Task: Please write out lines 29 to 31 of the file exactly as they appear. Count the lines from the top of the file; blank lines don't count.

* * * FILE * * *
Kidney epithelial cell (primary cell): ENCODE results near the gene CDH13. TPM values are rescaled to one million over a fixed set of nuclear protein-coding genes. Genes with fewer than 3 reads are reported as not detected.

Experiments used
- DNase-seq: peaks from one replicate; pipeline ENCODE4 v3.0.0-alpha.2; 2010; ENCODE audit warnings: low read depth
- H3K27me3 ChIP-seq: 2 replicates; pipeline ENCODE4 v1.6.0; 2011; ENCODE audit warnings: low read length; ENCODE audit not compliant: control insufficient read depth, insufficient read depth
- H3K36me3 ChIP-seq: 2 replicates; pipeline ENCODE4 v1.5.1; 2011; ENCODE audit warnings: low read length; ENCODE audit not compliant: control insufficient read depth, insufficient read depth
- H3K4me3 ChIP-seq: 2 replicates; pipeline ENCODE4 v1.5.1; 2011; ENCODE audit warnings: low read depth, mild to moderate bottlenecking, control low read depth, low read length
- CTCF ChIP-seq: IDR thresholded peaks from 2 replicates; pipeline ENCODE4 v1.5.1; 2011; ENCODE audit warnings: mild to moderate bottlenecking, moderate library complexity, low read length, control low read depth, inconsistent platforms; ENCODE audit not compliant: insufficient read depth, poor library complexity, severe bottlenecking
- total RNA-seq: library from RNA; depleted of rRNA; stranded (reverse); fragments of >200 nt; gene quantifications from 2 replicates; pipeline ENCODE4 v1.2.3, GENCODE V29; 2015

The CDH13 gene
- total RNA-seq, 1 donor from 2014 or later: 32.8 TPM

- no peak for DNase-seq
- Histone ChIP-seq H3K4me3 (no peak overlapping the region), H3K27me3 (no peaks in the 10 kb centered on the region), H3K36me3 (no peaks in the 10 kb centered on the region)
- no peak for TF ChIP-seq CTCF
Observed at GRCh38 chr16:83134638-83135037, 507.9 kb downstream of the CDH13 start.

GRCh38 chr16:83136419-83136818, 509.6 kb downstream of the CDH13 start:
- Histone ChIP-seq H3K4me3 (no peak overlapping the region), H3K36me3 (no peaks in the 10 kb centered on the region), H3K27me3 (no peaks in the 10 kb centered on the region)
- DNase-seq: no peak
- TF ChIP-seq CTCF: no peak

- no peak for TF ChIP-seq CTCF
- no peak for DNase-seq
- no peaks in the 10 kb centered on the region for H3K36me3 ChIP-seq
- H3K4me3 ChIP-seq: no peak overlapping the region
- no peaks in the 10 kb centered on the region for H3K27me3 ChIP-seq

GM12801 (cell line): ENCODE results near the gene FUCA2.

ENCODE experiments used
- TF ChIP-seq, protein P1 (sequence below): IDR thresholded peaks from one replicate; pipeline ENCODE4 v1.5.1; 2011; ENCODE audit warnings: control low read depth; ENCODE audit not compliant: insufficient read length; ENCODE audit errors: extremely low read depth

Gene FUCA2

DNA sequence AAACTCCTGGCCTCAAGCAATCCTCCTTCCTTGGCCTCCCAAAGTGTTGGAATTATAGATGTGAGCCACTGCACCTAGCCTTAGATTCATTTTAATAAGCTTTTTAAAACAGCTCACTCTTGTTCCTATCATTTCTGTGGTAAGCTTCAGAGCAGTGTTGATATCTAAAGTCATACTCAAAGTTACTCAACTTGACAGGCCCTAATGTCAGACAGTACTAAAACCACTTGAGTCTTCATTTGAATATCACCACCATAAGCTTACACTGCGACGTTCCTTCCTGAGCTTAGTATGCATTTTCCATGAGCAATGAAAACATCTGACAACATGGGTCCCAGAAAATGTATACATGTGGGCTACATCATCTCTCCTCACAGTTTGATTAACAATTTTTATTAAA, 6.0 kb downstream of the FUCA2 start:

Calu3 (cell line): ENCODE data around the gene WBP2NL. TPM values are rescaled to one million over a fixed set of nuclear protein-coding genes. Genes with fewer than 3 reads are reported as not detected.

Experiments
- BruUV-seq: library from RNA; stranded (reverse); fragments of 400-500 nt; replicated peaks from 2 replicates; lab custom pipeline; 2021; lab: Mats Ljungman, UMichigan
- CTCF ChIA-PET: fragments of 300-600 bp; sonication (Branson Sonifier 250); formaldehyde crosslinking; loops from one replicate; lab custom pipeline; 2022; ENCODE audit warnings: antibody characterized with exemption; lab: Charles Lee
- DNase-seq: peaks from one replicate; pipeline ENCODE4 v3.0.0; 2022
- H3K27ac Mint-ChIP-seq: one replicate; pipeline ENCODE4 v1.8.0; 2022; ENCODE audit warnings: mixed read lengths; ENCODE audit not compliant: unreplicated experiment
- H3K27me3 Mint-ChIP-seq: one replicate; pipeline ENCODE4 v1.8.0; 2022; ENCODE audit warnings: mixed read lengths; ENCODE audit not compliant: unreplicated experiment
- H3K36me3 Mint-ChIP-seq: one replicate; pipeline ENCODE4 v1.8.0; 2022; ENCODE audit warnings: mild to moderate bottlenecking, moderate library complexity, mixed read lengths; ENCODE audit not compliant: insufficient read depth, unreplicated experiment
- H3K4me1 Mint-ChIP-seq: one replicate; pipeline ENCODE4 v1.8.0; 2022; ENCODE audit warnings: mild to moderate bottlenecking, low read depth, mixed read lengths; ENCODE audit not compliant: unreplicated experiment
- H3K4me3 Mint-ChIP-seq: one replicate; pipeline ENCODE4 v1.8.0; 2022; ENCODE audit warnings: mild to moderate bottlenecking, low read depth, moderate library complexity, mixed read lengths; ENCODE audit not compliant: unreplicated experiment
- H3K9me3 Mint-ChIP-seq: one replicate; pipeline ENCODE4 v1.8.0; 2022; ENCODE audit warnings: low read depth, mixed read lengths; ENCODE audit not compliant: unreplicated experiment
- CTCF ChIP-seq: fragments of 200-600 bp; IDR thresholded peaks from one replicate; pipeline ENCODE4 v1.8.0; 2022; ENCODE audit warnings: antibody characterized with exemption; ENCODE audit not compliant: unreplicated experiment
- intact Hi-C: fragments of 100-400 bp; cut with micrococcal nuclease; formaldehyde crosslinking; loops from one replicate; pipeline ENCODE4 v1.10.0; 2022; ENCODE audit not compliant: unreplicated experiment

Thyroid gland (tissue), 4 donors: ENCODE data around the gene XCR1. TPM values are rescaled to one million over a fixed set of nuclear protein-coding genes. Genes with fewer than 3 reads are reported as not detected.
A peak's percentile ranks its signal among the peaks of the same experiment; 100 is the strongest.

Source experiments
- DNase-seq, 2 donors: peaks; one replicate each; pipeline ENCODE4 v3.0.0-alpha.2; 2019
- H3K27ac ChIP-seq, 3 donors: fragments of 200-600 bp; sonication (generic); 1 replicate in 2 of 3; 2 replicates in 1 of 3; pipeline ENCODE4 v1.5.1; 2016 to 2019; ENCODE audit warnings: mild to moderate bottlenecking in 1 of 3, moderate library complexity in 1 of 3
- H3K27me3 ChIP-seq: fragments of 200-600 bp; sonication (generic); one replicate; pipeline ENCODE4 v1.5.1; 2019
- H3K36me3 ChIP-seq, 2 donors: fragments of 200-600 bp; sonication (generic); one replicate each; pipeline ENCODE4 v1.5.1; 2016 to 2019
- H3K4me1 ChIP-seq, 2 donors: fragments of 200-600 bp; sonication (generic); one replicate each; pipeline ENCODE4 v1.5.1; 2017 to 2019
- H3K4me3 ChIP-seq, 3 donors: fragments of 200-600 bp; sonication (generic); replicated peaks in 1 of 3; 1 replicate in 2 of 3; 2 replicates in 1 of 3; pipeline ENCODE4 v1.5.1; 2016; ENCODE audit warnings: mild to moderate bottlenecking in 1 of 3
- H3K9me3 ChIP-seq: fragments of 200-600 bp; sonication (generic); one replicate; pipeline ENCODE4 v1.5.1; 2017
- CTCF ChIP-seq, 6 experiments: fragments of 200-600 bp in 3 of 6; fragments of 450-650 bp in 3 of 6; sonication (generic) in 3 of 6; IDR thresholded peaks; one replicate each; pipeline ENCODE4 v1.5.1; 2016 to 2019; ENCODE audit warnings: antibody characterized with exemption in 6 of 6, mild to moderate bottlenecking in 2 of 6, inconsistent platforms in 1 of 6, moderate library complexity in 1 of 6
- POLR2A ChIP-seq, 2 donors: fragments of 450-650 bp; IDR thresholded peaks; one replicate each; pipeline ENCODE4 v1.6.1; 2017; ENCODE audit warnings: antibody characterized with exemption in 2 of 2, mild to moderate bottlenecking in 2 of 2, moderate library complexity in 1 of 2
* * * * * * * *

Calu3 (cell line): ENCODE data around the gene WBP2NL. TPM values are rescaled to one million over a fixed set of nuclear protein-coding genes. Genes with fewer than 3 reads are reported as not detected.

Experiments
- BruUV-seq: library from RNA; stranded (reverse); fragments of 400-500 nt; replicated peaks from 2 replicates; lab custom pipeline; 2021; lab: Mats Ljungman, UMichigan